Lexington Herald Leader

Virginia Bell, whose decision to go back to school at age 60 led to her developing a groundbreaking approach to caring for people with dementia, founding an adult daycare center and becoming an internationally known speaker and author in the field of aging, died Saturday. She was 100.

She died “peacefully while surrounded by her family,” according to an obituary on Milward Funeral Directors’ website. Arrangements were incomplete Tuesday.

Bell, of Lexington, collaborated with David Troxel to co-author six books, including the “Best Friends Approach to Dementia Care.”

“In the field of dementia care she was a trailblazer. She recognized that every person with dementia wants to be safe, secure and valued. They have the right to live life to the fullest,” a post on the Best Friends Approach Facebook page stated. “In the Best Friends Day Center and everywhere she went, she treated persons with dementia as real people with real feelings who deserved respect and attention.

“For 40 years—from age 60 to her centennial—she was committed to finding care strategies that would give them the best possible quality of life.”

Troxel wrote in a Facebook post that he had “lost my dearest friend and writing partner of almost 40 years.”

“Virginia’s accomplishments were extraordinary, with an office wall chock-full of awards and recognitions including an honorary doctorate from the University of Kentucky,” he wrote. “Virginia was an early advocate for people living with dementia and their care partners and a thought leader who changed the face of dementia care. She was truly one of the most accomplished, remarkable, inspirational and hardworking persons I’ve ever known, and she lived a joyful life filled with purpose.”

In the early 1980s, Bell went back to school at the University of Kentucky to study social work. While doing a practicum at the Sanders-Brown Center on Aging, she was tasked with sitting with people who had been diagnosed with Alzheimer’s disease while their caregivers attended a support group.

“That first session was awful — the people with dementia were upset that they were in a strange place, but for the next five months, I had them for an hour and I learned from them verbally and non verbally what works,” Bell told the Herald-Leader last summer, when she celebrated her 100th birthday. “If you lifted the disease and looked under, you found a person with a life story different from anyone else.”

She discovered that patients responded better to caregivers who knew about their lives before dementia and could relate to them on a personal level, treating them with empathy, kindness and humor — like a best friend would.

“It was amazing how friendship melts down the angry feelings of people,” Bell said last year. “If we can create this, we can have them be at their best instead of their worst.”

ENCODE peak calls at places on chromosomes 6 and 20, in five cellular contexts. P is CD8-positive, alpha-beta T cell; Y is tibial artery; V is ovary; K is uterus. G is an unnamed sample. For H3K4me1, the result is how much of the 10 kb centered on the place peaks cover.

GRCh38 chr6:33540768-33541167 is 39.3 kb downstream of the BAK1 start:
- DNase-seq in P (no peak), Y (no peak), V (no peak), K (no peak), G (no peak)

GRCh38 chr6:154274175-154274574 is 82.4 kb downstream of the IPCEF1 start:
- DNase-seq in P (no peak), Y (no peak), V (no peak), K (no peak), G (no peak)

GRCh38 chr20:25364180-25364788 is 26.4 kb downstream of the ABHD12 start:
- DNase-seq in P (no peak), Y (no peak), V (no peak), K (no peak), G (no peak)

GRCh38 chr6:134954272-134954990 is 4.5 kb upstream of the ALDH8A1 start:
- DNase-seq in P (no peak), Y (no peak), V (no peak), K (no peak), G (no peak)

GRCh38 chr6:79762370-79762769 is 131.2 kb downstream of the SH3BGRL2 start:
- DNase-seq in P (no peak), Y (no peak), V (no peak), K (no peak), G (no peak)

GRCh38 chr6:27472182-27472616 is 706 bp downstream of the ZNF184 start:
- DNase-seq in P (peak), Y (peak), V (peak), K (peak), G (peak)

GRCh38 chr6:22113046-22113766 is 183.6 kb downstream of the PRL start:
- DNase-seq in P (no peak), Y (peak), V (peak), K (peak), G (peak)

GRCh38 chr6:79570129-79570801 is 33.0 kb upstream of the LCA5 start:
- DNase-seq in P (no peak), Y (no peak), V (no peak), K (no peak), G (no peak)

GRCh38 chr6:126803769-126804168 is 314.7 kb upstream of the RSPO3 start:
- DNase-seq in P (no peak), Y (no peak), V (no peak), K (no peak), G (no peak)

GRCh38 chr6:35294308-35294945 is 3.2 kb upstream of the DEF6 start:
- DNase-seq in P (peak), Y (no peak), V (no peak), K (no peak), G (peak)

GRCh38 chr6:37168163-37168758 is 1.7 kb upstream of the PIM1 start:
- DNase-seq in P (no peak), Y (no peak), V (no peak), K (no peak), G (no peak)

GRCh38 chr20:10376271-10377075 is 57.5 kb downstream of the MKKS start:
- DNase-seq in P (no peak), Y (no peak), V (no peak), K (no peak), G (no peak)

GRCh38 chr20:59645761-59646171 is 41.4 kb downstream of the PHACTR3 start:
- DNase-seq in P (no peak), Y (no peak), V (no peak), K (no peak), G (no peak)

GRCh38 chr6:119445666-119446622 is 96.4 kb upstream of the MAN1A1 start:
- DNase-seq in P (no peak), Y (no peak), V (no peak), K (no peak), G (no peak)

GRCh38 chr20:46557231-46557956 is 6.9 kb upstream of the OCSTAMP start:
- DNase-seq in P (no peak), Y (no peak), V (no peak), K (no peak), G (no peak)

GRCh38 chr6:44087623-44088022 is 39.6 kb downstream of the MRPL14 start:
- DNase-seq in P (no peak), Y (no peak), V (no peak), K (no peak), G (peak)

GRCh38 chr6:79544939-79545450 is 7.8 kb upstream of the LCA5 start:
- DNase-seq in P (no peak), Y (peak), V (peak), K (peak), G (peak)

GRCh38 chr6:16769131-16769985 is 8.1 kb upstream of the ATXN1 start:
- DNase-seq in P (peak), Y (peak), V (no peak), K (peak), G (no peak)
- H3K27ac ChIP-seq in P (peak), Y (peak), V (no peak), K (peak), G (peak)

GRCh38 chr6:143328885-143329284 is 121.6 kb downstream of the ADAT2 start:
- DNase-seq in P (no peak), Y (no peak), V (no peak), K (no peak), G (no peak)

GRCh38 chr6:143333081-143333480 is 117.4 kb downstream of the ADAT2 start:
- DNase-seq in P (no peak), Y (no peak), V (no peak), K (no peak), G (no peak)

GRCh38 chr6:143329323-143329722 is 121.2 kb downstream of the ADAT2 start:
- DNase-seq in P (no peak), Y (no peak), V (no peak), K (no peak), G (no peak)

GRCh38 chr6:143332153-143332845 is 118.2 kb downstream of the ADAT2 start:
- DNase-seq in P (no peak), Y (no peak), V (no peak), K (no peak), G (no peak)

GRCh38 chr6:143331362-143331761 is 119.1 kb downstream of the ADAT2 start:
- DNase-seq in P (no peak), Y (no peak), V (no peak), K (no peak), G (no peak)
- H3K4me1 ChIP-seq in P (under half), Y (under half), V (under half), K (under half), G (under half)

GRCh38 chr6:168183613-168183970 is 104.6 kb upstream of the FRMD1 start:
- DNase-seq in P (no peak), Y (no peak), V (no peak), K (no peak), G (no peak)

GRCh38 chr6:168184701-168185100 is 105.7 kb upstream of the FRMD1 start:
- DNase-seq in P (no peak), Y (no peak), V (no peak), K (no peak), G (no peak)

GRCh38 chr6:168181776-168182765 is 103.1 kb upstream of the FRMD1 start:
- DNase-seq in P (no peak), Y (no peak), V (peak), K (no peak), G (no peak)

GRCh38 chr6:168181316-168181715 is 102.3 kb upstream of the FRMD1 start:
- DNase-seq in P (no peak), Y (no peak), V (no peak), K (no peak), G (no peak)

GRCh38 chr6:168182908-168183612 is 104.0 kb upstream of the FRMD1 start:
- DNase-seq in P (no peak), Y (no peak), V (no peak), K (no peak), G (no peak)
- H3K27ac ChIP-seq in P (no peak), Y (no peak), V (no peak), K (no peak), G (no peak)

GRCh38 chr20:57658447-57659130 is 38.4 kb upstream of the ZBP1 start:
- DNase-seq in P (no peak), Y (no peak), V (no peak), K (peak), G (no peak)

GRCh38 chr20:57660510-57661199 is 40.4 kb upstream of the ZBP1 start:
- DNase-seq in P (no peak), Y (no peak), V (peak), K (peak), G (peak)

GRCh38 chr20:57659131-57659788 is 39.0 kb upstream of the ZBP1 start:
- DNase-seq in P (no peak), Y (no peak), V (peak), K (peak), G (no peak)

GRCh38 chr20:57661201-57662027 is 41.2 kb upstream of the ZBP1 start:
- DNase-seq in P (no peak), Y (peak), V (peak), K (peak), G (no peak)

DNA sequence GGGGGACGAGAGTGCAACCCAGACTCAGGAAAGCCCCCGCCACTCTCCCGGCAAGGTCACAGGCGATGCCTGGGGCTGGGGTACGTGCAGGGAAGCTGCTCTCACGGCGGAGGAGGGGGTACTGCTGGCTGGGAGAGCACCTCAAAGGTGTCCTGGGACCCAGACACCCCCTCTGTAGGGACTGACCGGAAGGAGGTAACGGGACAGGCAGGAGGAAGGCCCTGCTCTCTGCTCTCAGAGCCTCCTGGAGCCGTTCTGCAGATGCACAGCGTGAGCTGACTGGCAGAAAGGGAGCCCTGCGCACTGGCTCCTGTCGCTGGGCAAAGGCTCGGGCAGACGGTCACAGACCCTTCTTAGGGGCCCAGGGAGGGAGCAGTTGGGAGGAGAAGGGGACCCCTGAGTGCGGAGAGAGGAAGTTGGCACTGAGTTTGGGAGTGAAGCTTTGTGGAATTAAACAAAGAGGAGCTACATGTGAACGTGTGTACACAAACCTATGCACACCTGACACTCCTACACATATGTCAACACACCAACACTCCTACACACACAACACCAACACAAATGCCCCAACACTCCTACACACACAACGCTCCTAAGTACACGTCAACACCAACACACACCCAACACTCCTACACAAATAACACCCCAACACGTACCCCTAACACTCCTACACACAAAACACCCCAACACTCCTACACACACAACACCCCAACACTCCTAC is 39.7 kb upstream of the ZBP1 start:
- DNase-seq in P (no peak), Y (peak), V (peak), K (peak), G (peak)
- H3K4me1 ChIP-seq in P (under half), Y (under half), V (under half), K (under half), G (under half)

Bell went on to become the first family counselor at Sanders-Brown and founded what is now known as the Best Friends Adult Day Program. The day center started at Second Presbyterian Church and is now located in Nicholasville.

In recent years, she continued to volunteer with the program and helped launch Dementia Friendly Lexington, a group of volunteers with a goal of training businesses and other organizations on how to better respond to clients with dementia.

“During her 100 incredible years of life, Virginia’s passion to help people living with dementia continue to lead fulfilling and dignified lives helped countless people and their loved ones,” Dementia Friendly Lexington said in a Facebook post. “Virginia continues to be our inspiration, and all of us at DFL are committed to carrying on her legacy in ways that would make her proud.“

Bell was born in Harrison County on June 30, 1922, according to Milward. Her parents were Harry and Laura Marsh.

She graduated from Transylvania University in 1944 with a degree in biology and mathematics, according to the university’s website. She earned her master’s in social work from UK in 1982 and was later inducted into the school’s Social Work Hall of Fame.

For nearly 73 years, Bell was married to the late Wayne Bell, a minister and president of Lexington Theological Seminary. Wayne Bell died in 2017 at age 97. They had five children.

The couple remained active throughout their lives. Virginia Bell was a regular at the High Street YMCA, and she ran the Bluegrass 10,000 every year for 25 years.

At 91, she decided to sit out the race because she said she had not had time to train properly. She told the Herald-Leader at the time that she had just completed a speaking engagement in Taiwan and Hong Kong.

In their later years, Virginia and Wayne Bell often made presentations together on the topic of spirituality and aging.

“Perhaps it is no coincidence that Virginia passed away in this season of Easter, Passover and Ramadan as she and her late husband Wayne often spoke about the spiritual needs of persons living with dementia,” Best Friends Approach wrote in their Facebook post. “Virginia was the matriarch of a large and caring family and a mentor to hundreds if not thousands of students and young professionals in her career.

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